Mind the Gap

How many people do you know who want to retire early, or leave their job for one reason or another? At first glance it seems like it would be awesome – plenty of free time, nobody telling you what to do, it’s like moving out of your parent’s house all over again! And I’m all for this, although I’ll be the first to admit early retirement just isn’t for me – at least not in the traditional sense. But I’m not discussing the pros/cons of early retirement – in the next few paragraphs I’d like to identify some things I think many of us overlook in our race to the finish.

First, and this is a biggie, health insurance. You are eligible for Medicare three months before your 65th birthday to 3 months after. There are some additional opportunities for those with disabilities, but let’s stick to this. If you retire before age 65, and you had been relying on your employer’s healthcare plan take a look to see what you’ll do when you leave. Does your spouse have a plan? Will it affect any of your children who may still be on your plan (under age 26 or disabled)?

I encourage everyone to make sure they (1) have identified what they’ll do and (2) are sure they can afford the option(s) chosen. It would be horrible to work off the premise you’ll use COBRA and then find out you can’t afford the premiums, or that it doesn’t cover you until you’re Medicare eligible. If leaving the work force before 65 is on your radar, healthcare should be one of the first things you consider.

Next – what are you going to do with all that time? For most of us work accounts for at least (8) hours, 5 days each week. Not counting travel time or other jobs (side-hustles) you may have. This time is occupied, even if only with “busy work”, not requiring much on your part to entertain yourself. What would 52 weeks of vacation be like for you? Could you afford it?

I urge you to consider this seriously, because I’ve heard several “rules” of thumb when it comes to retirement and I’m not fond of any of them. For example – the rule you only need 80% of what you’re currently making. This is a great rule IF, and only IF, you are in the minority of the population who is saving at least 20% of their income. If you’re not, why would you spend less when you have more free time? Sure, you may fill some of this time volunteering and with hobbies, but rather than just jumping right in try taking mini-retirements first – vacations without trips planned, because in most cases it’s not realistic in most cases you’ll be able to take trips each week – while spending what you’re spending now. 

Last, and not in any way least, understand your why. Are you doing this because it’s the “thing” to do, because you have a bigger vision you need time for, or because you want to relax and enjoy your later years? There’s no right or wrong reason, but the more connected to your why you are the more likely you’ll do whatever it takes to make it happen.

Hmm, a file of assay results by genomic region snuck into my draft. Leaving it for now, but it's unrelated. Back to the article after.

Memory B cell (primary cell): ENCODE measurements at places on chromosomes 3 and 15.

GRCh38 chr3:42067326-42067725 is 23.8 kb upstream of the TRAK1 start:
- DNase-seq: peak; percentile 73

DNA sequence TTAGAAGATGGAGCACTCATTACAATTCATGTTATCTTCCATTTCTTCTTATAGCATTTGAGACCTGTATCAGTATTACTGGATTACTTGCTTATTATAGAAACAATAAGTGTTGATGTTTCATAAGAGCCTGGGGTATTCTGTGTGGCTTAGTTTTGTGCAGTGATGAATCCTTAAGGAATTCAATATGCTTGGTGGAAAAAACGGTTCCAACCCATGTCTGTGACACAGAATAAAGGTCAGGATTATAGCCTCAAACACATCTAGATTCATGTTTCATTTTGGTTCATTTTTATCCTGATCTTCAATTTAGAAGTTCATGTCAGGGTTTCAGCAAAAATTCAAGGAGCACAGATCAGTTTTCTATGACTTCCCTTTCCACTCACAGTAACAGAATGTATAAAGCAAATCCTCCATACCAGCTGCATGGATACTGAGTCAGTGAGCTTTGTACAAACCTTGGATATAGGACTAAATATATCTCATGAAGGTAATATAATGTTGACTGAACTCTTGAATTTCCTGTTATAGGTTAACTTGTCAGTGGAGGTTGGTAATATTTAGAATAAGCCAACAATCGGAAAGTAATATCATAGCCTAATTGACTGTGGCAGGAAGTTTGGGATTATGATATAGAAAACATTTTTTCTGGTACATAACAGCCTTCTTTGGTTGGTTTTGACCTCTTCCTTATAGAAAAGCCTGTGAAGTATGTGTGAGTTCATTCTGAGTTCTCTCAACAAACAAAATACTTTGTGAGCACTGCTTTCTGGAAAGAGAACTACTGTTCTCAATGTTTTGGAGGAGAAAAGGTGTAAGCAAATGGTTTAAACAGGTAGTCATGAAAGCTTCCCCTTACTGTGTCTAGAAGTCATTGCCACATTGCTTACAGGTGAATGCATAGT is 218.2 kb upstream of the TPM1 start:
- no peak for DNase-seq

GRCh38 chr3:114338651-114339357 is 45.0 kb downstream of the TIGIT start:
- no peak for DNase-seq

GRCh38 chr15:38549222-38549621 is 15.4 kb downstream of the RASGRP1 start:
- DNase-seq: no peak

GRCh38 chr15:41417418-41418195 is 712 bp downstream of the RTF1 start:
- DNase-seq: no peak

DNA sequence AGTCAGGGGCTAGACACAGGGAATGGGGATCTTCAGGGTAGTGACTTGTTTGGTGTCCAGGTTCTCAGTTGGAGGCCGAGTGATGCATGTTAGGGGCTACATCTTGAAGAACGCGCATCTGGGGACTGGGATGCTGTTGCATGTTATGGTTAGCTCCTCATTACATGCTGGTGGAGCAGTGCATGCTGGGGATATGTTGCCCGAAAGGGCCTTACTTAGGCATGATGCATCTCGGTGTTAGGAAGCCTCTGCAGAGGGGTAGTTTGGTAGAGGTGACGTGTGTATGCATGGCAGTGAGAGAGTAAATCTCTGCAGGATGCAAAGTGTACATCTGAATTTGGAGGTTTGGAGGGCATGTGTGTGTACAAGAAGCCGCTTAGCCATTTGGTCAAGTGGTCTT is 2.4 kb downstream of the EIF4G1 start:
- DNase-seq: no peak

And that’s the point I want to stress – no matter what you want to do, or why; if it’s important to you treat it that way. If you want 40+ years to yourself in retirement, make sure you have enough money to fund it – even if it means making sacrifices now. Only, if it’s what you really want they won’t be sacrifices; they’ll be steps on your journey to your ideal state.

If you’re retiring before Medicare eligibility, consider investing into a side account, at least equal to your current insurance premiums, to be drawn from later. If you want to live on a beach or in the middle of the woods, would it help to pay off your current mortgage to maximize the money available to purchase these cottages? Just food for thought, and don’t feel bad if you don’t have all the answers. Talk to your advisor(s), friends and family – use them as sounding boards (but not final decision makers). Look for those with similar goals and see what they did to accomplish their goal; or have done to put themselves on track. And learn from their mistakes – not reinventing the wheel goes for the bad as well as the good.

 

Side Hustle, What?!

When I was younger if you had a second job, it was just that – a job. It wasn’t anything to celebrate, because often you were working to help pay your bills. I’m not sure what’s changed, and I fully admit I’m not 100% in touch with current lingo – but as I understand what I’ve been hearing, a “side hustle” is something people SHOULD have.

I can think of many instances when this is a good idea; for example if you have a hobby  you’re trying to become better at, in the hopes you can make it into a career (i.e. wood carver). After all, assuming the following:

1) Malcolm Gladwell’s theory it takes 10,000 hours to master a skill is accurate

2) We work and sleep on average (8) hours per day